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The Volcker Rule Proposals on Bank Investments in Private Funds

The following post comes to us from Michael P. Harrell, corporate partner and Co-Chair of the global Private Equity Funds and Investment Management Groups at Debevoise & Plimpton LLP, and is based on a Debevoise & Plimpton Client Update by Mr. Harrell, Satish M. Kini, Rebecca F. Silberstein, Gregory J. Lyons, Kenneth J. Berman, Paul L. Lee, David A. Luigs and Gregory T. Larkin.

On October 11th and 12th, the Federal Reserve, the Federal Deposit Insurance Corporation, the Office of the Comptroller of the Currency and the Securities and Exchange Commission (the “regulators”) proposed for comment implementing rules (the “Proposed Rules”) for Section 619 of the Dodd-Frank Wall Street Reform and Consumer Protection Act (the “Volcker Rule”). The Volcker Rule generally prohibits “banking entities” from engaging in proprietary trading and investing in hedge funds or private equity funds, subject to certain exemptions.

The Proposed Rules, which provide guidance on how the Volcker Rule is proposed to be applied in practice, address a number of significant issues raised by the statutory text of the Volcker Rule but leave open many important questions. Indeed, the release proposing the Proposed Rules (the “Proposing Release”) includes almost 400 questions requesting comment on a range of issues, suggesting both that the Proposed Rules are a work in progress and that the regulators have not achieved consensus on many of the elements of the proposal. This memorandum focuses on the most significant issues relating to the prohibition on banking entities investing in and sponsoring private equity and hedge funds.

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Moving S&P 500 Companies Toward Board Declassification: Post-Proxy Season Update from the ACGI

Editor’s Note: Lucian Bebchuk and Scott Hirst are Professor of Law, Economics and Finance and Lecturer on Law, respectively, at Harvard Law School. Their earlier post about the work of the ACGI is available here.

This post provides an updated overview of the outcomes resulting from the work by the American Corporate Governance Institute (ACGI) during the 2011 proxy season to contribute to moving S&P 500 companies toward board declassification. During the 2011 proxy season the ACGI represented and advised two institutional investors, the Florida State Board of Administration (SBA) and the Nathan Cummings Foundation (NCF), in connection with the submission of shareholder declassification proposals. In addition to the results described in an earlier post, we were pleased by subsequent developments in two companies:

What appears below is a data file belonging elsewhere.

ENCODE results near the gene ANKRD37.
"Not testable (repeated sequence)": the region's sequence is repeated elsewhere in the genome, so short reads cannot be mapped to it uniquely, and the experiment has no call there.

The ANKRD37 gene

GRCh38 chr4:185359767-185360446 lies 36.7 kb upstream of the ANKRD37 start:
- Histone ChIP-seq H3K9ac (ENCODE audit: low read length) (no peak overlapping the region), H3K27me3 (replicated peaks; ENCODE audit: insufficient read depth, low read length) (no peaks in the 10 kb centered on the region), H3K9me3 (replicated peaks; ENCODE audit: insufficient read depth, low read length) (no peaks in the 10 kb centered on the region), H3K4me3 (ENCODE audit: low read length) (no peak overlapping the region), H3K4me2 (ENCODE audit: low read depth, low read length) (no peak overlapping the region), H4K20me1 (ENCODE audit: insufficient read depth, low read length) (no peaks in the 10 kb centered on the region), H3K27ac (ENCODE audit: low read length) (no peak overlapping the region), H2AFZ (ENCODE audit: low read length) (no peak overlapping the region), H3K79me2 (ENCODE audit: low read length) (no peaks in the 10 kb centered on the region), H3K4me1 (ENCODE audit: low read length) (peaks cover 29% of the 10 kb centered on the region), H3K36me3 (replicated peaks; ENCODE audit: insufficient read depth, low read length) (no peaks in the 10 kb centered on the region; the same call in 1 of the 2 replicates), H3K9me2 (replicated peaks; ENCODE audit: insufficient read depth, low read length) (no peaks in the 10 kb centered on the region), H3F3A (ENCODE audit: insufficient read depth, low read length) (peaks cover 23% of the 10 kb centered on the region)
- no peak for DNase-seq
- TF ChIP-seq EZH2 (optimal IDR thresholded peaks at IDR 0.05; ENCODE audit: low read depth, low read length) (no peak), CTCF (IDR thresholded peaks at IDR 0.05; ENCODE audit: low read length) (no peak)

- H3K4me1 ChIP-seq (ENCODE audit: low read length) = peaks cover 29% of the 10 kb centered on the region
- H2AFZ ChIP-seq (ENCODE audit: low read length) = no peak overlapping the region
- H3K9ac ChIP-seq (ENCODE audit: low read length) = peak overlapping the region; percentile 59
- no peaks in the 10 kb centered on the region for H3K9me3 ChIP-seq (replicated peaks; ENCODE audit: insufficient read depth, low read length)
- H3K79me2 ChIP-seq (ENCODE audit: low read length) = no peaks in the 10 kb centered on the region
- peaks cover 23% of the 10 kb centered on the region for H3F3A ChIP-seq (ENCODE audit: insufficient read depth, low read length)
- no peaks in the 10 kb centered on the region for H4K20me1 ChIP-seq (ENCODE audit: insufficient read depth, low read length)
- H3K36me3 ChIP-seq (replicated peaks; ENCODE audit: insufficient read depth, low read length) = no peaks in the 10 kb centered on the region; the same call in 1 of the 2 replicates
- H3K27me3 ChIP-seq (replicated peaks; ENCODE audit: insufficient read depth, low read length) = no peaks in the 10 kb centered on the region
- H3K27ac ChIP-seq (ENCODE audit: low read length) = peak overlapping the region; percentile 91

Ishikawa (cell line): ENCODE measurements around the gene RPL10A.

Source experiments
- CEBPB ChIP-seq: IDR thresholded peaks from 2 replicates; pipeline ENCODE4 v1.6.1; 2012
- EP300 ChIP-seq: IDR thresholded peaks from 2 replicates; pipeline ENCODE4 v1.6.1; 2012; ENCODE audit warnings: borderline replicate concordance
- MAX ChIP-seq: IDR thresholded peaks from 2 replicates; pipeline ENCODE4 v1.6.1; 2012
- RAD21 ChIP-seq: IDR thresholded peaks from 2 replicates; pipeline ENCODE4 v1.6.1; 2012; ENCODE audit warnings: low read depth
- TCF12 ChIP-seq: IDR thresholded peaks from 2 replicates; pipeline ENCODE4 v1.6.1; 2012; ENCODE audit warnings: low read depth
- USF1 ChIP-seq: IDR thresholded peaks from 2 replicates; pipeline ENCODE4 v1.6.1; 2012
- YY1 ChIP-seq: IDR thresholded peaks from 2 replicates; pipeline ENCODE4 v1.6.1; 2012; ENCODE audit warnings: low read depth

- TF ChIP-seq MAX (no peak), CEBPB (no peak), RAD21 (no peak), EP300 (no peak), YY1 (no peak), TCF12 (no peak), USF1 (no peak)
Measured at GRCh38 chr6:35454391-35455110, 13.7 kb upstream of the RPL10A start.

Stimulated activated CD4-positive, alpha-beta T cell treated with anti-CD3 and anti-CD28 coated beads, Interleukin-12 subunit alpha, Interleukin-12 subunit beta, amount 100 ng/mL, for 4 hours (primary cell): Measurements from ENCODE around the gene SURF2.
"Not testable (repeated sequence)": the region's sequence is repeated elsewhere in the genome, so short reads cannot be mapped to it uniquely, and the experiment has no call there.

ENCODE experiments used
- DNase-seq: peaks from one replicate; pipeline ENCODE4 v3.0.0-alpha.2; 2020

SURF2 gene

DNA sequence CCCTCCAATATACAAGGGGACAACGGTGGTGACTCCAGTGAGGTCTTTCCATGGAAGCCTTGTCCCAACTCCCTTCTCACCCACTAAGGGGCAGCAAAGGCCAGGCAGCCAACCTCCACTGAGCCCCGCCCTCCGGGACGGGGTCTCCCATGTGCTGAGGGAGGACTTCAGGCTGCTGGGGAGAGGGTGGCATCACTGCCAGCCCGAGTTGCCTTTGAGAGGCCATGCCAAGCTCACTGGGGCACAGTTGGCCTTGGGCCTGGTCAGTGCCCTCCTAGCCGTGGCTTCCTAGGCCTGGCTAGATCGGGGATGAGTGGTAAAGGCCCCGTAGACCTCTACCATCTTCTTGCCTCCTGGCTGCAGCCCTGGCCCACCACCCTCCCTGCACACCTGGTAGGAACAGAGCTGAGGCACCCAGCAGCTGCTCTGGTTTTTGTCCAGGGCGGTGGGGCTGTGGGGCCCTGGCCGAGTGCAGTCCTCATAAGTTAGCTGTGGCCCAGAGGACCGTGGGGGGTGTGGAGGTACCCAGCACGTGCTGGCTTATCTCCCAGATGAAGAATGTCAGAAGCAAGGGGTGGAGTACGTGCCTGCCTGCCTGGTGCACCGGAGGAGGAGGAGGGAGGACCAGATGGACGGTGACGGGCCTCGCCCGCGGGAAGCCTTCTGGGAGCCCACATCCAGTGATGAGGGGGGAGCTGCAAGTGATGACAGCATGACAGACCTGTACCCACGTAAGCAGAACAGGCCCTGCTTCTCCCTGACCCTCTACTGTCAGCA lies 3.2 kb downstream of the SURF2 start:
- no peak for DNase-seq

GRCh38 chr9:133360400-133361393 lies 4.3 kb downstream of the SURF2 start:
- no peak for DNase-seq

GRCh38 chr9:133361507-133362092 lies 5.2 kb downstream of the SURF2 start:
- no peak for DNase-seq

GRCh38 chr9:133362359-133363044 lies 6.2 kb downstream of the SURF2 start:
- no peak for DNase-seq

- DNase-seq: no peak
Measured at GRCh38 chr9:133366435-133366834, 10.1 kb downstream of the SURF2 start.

• Thermo Fisher Scientific Inc. (TMO): Following a vote at the 2011 annual meeting in which 87% of the shareholder votes cast were in favor of the SBA’s declassification proposal, the board of directors amended the company’s bylaws to declassify the board. Starting at the 2012 annual meeting, directors will be elected for one year terms, with the entire board serving one-year terms from the 2014 annual meeting.
  • eBay Inc. (EBAY): Following the submission of a proposal by the NCF, negotiations between eBay (represented by Wachtell Lipton) and the NCF (represented by the ACGI) produced an agreement pursuant to which the company committed to complete a full review of declassifying the board of directors and moving to annual elections of all directors. Following the completion of the review, the company announced that it will bring a management proposal to declassify the board for a vote at the 2012 annual meeting.

With these developments, the ACGI’s work during the single 2011 proxy season has contributed to (i) eight companies which have already declassified, (ii) seven companies which have already committed to bring a management declassification proposal at their 2012 meeting, and (iii) eight companies which have yet to respond to the substantial shareholder majority votes in support of declassification at their 2011 annual meetings, as described below.

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The Influence of Governance on Investment

The following post comes to us from Matthew T. Billett, Professor of Finance at Indiana University; Jon A. Garfinkel, Associate Professor of Finance at the University of Iowa; and Yi Jiang, Assistant Professor of Finance at California State University.

The governance structure of a firm can influence any number of its policies and actions, sometimes to the benefit and sometimes to the detriment of shareholders. Among the many studies of these relationships, numerous ones investigate the link between firm governance and corporate investment; however, the findings are inconclusive. Some studies report results suggesting poor governance associates with excessive investment (over-investment or empire-building), while others suggest the opposite (poorly governed managers may prefer the “quiet life”).

In our paper, The Influence of Governance on Investment: Evidence from a Hazard Model, forthcoming in the Journal of Financial Economics, we revisit the question of how governance affects corporate investment behavior in an attempt to reconcile these conflicting findings. Unlike prior studies we use a hazard framework, wherein we study how governance influences the time between large investment expenditures. This empirical approach helps alleviate some of the concerns with the methods of prior studies and also provides an unexplored perspective. In this framework, we find that governance does influence the time between major investments (investment spikes). Poor governance associates with shorter periods between spikes than that for firms with stronger governance. We further show that this relation is due to poorly governed firms over-investing, rather than stronger governance firms under-investing.